Kilonewton, Forces, & Rock Climbing

1 Kilonewton = 224.8 Pounds

A kilonewton is a measurement of force. It is important to understand the kilonewtons in top rope climbing

Evaluating and managing risk. We always climb with the intention of protecting ourselves and eliminating as much risk as reasonably possible. To get a sense of how much force a person can generate, we use this example: A man weighing 225 pounds who steps off a cliff generates 2,200 pounds (roughly 10 kN) of force in his fall. The belayer’s upward movement and the slack in the rope adds another 1,450 pounds. This increases the total potential weight of the climber about 3,650 pounds! Neither you nor I can handle this weight alone–understanding that is key.  At most, our bodies can only withstand 12 kN. Therefore, we must remember to build our anchors, as a benchmark, double what our bodies can withstand, 25 kN.

Protecting ourselves:  In order to protect ourselves from all of the forces generated in rock climbing, we can first think about how friction is added to the system. As the climber climbs up on one side of the rope, friction is generated from the rope passing through the carabiners.  Additional friction is generated by the belay device and the belayer. When used properly, the belay device creates friction by looping the rope under the device.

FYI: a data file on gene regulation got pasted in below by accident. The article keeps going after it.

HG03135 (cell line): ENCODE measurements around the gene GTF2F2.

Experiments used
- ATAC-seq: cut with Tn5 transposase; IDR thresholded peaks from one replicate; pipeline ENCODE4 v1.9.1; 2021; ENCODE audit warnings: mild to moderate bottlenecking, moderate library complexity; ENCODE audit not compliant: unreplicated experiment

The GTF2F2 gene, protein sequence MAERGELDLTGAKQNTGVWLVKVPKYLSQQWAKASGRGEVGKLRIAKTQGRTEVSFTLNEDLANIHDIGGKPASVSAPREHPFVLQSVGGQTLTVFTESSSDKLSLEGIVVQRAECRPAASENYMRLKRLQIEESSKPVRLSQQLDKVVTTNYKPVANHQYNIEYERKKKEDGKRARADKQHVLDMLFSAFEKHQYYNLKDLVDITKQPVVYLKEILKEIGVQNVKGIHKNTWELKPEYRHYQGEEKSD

rock protection

The second way we protect ourselves from the forces created in rock climbing is by using “protection” or  nuts, hexes, tri-cams, cams, and naturals (trees and boulders). Each of these has its own kN value and we want the value to add up to at least 25 kN.. To find the value, look on the piece of gear or make note when you purchase (cord and webbing). This is the amount of kilonewtons that the piece of gear will hold, if placed correctly. Remember though, the strength of your gear is only as good as the quality of your placement.

These are  just a few considerations you need to know before building anchors and climbing systems.  If this is confusing or you want to learn more, join us for a two-day anchors course. We discuss this topic and many other anchoring principles and considerations. After all, it’s your life at stake!

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